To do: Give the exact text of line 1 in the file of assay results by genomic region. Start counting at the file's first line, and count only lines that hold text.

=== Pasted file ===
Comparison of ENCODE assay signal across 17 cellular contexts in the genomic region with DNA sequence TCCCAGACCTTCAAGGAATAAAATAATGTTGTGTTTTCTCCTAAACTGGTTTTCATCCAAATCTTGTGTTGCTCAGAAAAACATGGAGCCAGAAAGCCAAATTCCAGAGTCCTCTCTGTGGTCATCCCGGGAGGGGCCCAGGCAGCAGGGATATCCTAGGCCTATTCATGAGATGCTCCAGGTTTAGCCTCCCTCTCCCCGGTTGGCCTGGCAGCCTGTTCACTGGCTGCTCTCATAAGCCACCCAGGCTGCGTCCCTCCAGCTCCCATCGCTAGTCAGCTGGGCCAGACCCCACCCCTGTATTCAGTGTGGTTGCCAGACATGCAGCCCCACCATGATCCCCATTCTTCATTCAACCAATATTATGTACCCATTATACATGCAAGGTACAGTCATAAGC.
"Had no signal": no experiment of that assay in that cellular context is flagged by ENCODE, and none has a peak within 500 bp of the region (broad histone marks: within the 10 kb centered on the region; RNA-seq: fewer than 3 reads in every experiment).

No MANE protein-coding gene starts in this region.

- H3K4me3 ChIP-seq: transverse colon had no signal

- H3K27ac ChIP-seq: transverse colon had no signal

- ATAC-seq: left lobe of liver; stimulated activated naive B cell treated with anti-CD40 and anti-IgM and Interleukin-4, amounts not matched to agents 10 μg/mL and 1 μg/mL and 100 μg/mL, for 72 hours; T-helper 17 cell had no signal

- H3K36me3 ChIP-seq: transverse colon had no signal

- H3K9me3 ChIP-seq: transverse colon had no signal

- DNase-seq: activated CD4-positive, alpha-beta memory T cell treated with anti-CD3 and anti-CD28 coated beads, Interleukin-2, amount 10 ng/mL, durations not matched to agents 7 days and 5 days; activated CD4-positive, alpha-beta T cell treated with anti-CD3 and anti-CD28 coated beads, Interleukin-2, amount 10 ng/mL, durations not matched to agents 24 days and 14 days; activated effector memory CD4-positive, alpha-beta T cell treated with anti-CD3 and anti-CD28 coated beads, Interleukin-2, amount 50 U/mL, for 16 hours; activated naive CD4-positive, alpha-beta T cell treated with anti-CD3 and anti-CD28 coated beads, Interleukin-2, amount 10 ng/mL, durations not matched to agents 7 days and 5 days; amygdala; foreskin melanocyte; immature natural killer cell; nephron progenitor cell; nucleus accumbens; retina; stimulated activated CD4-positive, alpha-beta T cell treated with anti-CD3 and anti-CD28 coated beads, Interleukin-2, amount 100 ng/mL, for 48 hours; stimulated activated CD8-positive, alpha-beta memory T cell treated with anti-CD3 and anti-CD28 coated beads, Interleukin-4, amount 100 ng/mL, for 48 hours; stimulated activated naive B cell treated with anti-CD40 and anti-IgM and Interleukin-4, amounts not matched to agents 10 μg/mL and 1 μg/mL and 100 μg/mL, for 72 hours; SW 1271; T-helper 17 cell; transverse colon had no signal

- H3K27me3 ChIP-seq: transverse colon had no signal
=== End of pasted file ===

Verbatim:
Comparison of ENCODE assay signal across 17 cellular contexts in the genomic region with DNA sequence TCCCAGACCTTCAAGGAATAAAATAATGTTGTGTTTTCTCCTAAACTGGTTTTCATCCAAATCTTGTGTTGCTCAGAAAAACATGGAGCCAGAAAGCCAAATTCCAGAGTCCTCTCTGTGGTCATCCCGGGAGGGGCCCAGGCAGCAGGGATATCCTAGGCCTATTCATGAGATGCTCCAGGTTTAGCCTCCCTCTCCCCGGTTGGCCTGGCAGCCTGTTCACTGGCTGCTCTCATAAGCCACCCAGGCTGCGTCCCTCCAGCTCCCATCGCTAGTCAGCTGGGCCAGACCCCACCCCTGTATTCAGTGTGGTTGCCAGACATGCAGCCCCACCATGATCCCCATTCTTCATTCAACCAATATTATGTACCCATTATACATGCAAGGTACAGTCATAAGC.